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Thursday, December 18, 2014

Open Europe embraces digital change

Open Europe has moved. We are revamping and massively upgrading our digital presence to become even better. Enjoy our new website, where it will be easier for you to consume, share and engage.
  • You’ll find our Blog in our new Open Europe Today channel, the go-to source for fast EU analysis. You can subscribe directly to our blog via the RSS feed - our old blog will not be updated anymore, but it will stay where it is for reference.  
  • You can cut through the chatter by signing up to The Daily Shakeup (formerly known as the daily press summary) to get the latest developments from across Europe. 
  • Our research, proposing solutions to the EU’s most pressing challenges, is now fully accessible on the Open Europe Intelligence channel.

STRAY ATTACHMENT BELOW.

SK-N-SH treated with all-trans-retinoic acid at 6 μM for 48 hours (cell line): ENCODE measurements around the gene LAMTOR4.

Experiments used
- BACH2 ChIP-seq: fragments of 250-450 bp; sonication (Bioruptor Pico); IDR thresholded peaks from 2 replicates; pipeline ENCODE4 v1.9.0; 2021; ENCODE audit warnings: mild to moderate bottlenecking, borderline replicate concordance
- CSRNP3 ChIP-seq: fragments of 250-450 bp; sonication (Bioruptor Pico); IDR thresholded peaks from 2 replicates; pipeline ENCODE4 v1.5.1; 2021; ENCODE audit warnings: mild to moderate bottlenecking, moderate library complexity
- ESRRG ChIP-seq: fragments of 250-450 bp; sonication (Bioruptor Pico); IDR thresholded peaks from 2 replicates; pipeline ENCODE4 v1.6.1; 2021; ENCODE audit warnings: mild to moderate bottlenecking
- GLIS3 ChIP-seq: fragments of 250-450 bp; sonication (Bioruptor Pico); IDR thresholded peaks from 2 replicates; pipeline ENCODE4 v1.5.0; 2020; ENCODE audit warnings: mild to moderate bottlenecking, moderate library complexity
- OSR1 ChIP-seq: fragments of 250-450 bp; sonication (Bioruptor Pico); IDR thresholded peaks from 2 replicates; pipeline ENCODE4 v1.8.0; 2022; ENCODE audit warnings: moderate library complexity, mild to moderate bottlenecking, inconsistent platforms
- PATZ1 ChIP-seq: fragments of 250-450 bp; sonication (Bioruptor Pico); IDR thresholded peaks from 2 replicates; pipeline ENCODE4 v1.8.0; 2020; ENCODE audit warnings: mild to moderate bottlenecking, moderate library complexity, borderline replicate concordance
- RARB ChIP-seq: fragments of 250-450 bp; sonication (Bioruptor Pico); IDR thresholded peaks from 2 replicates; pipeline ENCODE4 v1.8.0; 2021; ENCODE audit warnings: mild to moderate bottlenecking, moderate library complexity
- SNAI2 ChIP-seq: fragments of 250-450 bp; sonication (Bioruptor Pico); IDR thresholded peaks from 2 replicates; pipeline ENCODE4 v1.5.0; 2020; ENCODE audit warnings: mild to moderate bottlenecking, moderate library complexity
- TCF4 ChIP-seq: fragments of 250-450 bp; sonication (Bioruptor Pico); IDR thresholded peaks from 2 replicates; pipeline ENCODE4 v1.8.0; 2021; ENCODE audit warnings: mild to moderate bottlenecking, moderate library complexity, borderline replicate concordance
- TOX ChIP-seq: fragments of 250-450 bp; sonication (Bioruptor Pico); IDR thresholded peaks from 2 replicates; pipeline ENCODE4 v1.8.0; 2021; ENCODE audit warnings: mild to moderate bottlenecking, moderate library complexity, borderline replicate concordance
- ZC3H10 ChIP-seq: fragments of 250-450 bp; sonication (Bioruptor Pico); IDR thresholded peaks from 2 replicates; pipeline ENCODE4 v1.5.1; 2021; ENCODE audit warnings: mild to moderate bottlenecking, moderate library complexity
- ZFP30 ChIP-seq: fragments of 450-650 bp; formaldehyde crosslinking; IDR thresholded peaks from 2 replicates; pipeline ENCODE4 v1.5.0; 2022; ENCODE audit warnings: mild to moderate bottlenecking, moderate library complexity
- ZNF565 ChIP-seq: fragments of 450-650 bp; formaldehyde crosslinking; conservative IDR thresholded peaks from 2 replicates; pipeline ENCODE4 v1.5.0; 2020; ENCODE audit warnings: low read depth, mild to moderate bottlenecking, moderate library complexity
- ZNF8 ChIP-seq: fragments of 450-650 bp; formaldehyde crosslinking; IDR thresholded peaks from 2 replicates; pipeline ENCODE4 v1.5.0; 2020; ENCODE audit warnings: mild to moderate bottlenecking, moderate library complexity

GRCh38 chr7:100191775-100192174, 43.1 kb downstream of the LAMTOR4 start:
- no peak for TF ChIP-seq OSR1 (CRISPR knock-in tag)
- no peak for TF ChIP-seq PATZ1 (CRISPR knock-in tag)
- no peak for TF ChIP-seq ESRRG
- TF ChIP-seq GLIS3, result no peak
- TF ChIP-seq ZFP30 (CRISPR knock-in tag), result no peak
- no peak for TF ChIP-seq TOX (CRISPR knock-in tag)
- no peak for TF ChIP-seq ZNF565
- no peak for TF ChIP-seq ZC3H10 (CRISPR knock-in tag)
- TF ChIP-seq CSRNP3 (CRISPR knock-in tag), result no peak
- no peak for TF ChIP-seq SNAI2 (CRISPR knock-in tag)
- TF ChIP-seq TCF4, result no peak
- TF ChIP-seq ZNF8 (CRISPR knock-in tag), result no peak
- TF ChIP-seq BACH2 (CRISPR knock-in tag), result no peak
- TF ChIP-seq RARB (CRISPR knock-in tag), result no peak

• And Open Europe Action is where you can engage with our Events and Campaigns, as we drive change in Europe.

Thursday, December 11, 2014

Free movement: Why reforming rules on in-work benefits doesn't require treaty change

Following David Cameron's speech on immigration, much has been made of his comments that the package of measures he proposed to reform EU free movement would require treaty change.

In some cases, the speech was ambiguous about what exactly was being proposed. For example, did Cameron really say EU migrants will need a job offer before coming to the UK? This is important because it has legal implications regarding whether some, all, or none of the proposals require treaty change, changes to secondary EU legislation or simply changes to domestic law. Although, politics will of course also play a major part.

In addition, some have questioned whether the proposal, outlined by Professor Damian Chalmers and our Research Director Stephen Booth and adopted by Cameron, to limit EU migrants' access to in-work benefits for a certain period of years could be achieved without treaty change, as the authors claim.